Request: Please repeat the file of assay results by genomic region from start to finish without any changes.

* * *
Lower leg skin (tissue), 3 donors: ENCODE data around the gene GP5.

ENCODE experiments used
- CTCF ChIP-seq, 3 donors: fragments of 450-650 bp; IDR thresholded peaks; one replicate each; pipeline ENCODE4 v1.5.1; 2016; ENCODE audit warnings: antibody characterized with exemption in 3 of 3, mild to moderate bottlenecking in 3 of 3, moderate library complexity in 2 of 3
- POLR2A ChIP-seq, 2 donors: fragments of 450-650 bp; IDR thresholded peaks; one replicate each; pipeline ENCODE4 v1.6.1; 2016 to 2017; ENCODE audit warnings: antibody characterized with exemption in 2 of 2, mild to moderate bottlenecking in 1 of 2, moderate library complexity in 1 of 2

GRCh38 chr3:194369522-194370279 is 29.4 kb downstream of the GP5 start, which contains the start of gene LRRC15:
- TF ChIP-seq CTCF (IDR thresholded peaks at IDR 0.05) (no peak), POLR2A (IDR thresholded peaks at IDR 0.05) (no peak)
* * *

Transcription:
Lower leg skin (tissue), 3 donors: ENCODE data around the gene GP5.

ENCODE experiments used
- CTCF ChIP-seq, 3 donors: fragments of 450-650 bp; IDR thresholded peaks; one replicate each; pipeline ENCODE4 v1.5.1; 2016; ENCODE audit warnings: antibody characterized with exemption in 3 of 3, mild to moderate bottlenecking in 3 of 3, moderate library complexity in 2 of 3
- POLR2A ChIP-seq, 2 donors: fragments of 450-650 bp; IDR thresholded peaks; one replicate each; pipeline ENCODE4 v1.6.1; 2016 to 2017; ENCODE audit warnings: antibody characterized with exemption in 2 of 2, mild to moderate bottlenecking in 1 of 2, moderate library complexity in 1 of 2

GRCh38 chr3:194369522-194370279 is 29.4 kb downstream of the GP5 start, which contains the start of gene LRRC15:
- TF ChIP-seq CTCF (IDR thresholded peaks at IDR 0.05) (no peak), POLR2A (IDR thresholded peaks at IDR 0.05) (no peak)